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Facebook, Twitter Told To Appear Before Parliamentary Panel Over Data Privacy

Facebook, Twitter Told To Appear Before Parliamentary Panel Over Data Privacy

The Personal Data Protection Bill, 2019, was introduced in the Lok Sabha last year and talks about the formation of a data protection authority

Concerns about the bill jeopardising citizens’ right to privacy are being analysed by the joint committee of Parliament

The Bill seeks to ensure that personal data of Indian citizens are safeguarded and not stored overseas

Facebook and Twitter will appear before the joint committee of Parliament on the issue of protection of data and privacy on Friday (October 28).

The Joint Committee on the Personal Data Protection Bill, 2019, chaired by BJP MP Meenakshi Lekhi issued summons to the social media giants on Thursday (October 28).

Speaking to PTI, Lekhi said, “Whosoever is required, whether an individual or an entity, will be asked to depose before the panel on the issue of protection of data and its privacy and their respective social media platforms will be thoroughly examined by the panel. It would be inappropriate and unfair to look at the calling of social media platforms from a political prism.” 

The Bill seeks to ensure that personal data of Indian citizens are safeguarded and not stored overseas. The need for the bill has been felt for long. In a data-driven digital economy, where citizens’ data is collected by the government and private companies, it is necessary to ensure that the personal data of citizens is protected from malicious actors.

The Personal Data Protection Bill, 2019, was introduced in the Lok Sabha last year and talks about the formation of a data protection authority. Concerns were raised about the bill jeopardising citizens’ right to privacy in the face of “reasonable exceptions”, and hence, the bill was sent to a Joint Parliamentary Committee (JPC) for deliberation.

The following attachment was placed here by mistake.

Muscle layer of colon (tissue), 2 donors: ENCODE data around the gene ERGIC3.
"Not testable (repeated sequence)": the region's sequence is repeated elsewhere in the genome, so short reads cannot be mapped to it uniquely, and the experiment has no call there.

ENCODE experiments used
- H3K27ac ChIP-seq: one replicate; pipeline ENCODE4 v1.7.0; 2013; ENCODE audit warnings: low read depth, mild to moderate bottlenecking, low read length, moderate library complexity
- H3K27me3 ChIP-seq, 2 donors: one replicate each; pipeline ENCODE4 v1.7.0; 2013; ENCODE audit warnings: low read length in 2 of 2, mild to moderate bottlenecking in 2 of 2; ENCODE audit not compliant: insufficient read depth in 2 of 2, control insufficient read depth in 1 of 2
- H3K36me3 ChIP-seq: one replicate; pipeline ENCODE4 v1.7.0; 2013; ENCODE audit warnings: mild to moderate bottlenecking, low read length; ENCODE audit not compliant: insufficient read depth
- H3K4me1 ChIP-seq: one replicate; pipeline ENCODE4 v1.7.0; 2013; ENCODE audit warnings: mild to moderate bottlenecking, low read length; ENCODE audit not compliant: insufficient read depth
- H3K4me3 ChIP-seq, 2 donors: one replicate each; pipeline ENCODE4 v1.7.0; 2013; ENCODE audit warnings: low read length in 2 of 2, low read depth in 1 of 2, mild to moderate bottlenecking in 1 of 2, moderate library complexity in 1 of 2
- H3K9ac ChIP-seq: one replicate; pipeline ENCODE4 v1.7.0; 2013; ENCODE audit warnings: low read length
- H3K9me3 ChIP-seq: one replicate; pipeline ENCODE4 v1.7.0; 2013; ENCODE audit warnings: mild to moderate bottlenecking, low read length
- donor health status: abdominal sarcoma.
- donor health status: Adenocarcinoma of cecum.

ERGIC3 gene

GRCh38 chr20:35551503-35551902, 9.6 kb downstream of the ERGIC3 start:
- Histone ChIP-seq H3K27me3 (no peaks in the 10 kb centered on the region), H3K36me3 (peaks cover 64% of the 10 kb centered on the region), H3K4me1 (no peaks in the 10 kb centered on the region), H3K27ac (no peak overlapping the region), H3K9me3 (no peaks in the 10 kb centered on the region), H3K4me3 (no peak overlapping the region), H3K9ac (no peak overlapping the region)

Challenges For Privacy Regime

Despite the intentions of the government, the Bill has come under criticism over the unbridled rights of government agencies from the application of this bill for the reasons of national security, integrity and sovereignty, public order, friendly relations with foreign states and for preventing any cognizable offence. 

Clause 35 of the bill facilitates the government powers of surveillance. The parameters mentioned in the provisions are not clear in their implications. The use of phrases such as “security of the state” and “public order” in the provisions indicates ambiguity in terms of its applications,” says public-policy researcher Kazim Rizvi.

According to a special report by policy think-tank Observer Research Foundation (ORF), “blanket exemptions and lack of executive or judicial safeguards will fail to meet the standards laid out by the Supreme Court in the KS Puttaswamy v. Union of India case, where it ruled that measures restricting the right to privacy must be backed by law, serve a legitimate aim, be proportionate to the objective of the law, and have procedural safeguards against abuse. Vague grounds that trigger exemptions, absence of procedure in granting exemptions and the lack of independent oversight are major concerns.”

A committee of experts under the chairmanship of Justice BN Srikrishna, in its report titled, ‘A Free and Fair Digital Economy, Protecting Privacy, Empowering Indians’, submitted to the Ministry of Electronics and Information Technology (MeitY) in 2018, had noted the importance of ensuring, “the pillars of data protection are not shaken by a vague and nebulous national security exception.”